Japan’s powerhouse anime business risks being overtaken by rising Chinese competition because a tilt towards commercialism has stifled creativity, industry heavyweight Masao Maruyama has warned.
Maruyama, a protege of manga great Osamu Tezuka, said he fears Japan is losing its edge. “In Japan, people are no longer trained in animation,” he told AFP in an interview. “The only reason China hasn’t quite caught up with Japan yet is because of a bunch of restrictions imposed on free expression there.”
“If more freedom is unleashed, Japan will be overtaken in no time.” Maruyama doesn’t draw or direct, but he has clout that few in Japan’s anime industry can match because of the breadth of the behind-the-scenes roles he has played — from studio founder and recruiter to fixer. The 81-year-old acknowledged his career was in its twilight, and Maruyama was far from optimistic as he prepared to leave behind an industry he helped shape.
He fears Japan is so hell-bent on cranking out money-spinning genres, such as those starring ‘kawaii’ cute female characters, that its anime ‘doesn’t necessarily outshine’ America’s Disney or France’s arthouse productions in terms of creativity. He warned that occasional successes from this prolific approach have distracted Japan from systematically fostering next-generation talent, even as China invests aggressively in young animators.
God of Manga
Maruyama has risen from a protege of the late Tezuka, the God of manga known for the pioneering cartoon series Astro Boy, to a force behind some of Japan’s most acclaimed anime directors, overseeing three animation studios along the way. It was partly a desire to keep Tezuka’s works alive that convinced Maruyama to take on his current project Pluto, adapted from a manga with an Astro Boy arc.
The upcoming series for Netflix, of which he is executive producer, is steeped in themes such as war and discrimination that some feel are particularly relevant today. Maruyama is unapologetic about his view that he is ‘the most authentic inheritor of Tezuka’s DNA’, from his blithe ignorance of budgets to an uncompromising work ethic that he says borders on ‘selfish’.
Like Tezuka, “I flip-flop all the time, saying something totally different from what I said a day before”, Maruyama said with a chuckle. “But creating works is all about challenging yourself to do something new, regardless of what you said in the past. That makes you selfish in a way, and it’s a trait I’ve inherited in its pure form.”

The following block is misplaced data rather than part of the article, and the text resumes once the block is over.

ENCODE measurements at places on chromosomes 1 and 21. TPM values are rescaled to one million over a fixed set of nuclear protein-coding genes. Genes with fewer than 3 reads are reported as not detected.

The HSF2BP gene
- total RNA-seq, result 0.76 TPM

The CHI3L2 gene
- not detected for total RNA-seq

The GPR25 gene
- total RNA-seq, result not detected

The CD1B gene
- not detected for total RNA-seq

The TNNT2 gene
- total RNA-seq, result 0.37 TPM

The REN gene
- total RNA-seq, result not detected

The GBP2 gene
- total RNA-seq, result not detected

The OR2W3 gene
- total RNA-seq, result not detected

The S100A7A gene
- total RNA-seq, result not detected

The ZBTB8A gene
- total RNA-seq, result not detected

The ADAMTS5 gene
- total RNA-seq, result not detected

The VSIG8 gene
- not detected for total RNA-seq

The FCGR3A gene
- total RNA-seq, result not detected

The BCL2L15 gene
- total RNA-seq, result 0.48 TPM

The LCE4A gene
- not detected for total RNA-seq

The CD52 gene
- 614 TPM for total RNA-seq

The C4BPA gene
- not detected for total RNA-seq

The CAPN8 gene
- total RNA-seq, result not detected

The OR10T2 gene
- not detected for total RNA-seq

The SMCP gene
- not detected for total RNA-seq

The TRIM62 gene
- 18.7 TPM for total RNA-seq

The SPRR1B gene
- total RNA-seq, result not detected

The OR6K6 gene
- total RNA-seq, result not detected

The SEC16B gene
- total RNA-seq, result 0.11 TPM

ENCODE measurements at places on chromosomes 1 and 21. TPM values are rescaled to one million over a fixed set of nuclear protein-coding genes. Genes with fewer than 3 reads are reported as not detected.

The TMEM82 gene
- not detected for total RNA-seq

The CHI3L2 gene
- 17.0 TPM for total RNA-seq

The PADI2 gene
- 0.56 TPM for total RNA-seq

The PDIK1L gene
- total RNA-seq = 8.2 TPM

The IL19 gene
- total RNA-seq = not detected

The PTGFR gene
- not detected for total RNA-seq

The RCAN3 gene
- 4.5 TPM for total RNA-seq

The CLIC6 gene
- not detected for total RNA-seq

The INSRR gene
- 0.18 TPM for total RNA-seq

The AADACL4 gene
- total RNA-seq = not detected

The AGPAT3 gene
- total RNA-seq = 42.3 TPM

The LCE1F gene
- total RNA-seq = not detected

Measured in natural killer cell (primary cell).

Maruyama has helped bring to life hundreds of anime shows and films in his nearly 60-year career, including the boxing saga Ashita no Joe, the critically acclaimed Ninja Scroll, and the award-winning In This Corner of the World. He is content to play second fiddle to directors and is known for handling everything from pitching projects and raising funds to hand-picking animators.
Cook and clean toilets
His deep involvement in productions earned him a reputation as a shadow shogun, but eventually, he began stepping into the limelight. His strategy was to use his credentials to promote and vouch for directors he felt deserved attention, animation history researcher Masahiro Haraguchi said.
From Mamoru Hosoda (The Girl Who Leapt Through Time) to Satoshi Kon (Perfect Blue), and Sunao Katabuchi (In This Corner of the World), many of Japan’s top-notch anime directors saw their careers take off after working under Maruyama, Haraguchi said.
“Maruyama’s magic was to team up with these directors and cause their transmogrification,” he said. Maruyama, however, jokes that all he does is ‘cook and clean toilets’. “I have no special skills,” he said. “I don’t steer the directors but I just follow them and their talent.” His work ethic is legendary and is seen in the names of his three studios Madhouse, MAPPA, and M2, which he says all start with ‘M’ for a reason.
“It means I’m masochistic,” he said, breaking into a wide grin. “The more challenging, painful and excruciating the project is, the more motivated I become.” Maruyama said he is determined to remain active ‘as long as my body and mind permit’. But that doesn’t mean he is oblivious to his mortality. He organised a flamboyant living funeral for himself last year, painting his face white to appear as a ghost to the amusement of his friends and colleagues. “I thought then: ‘well, I’ve had a good life’.”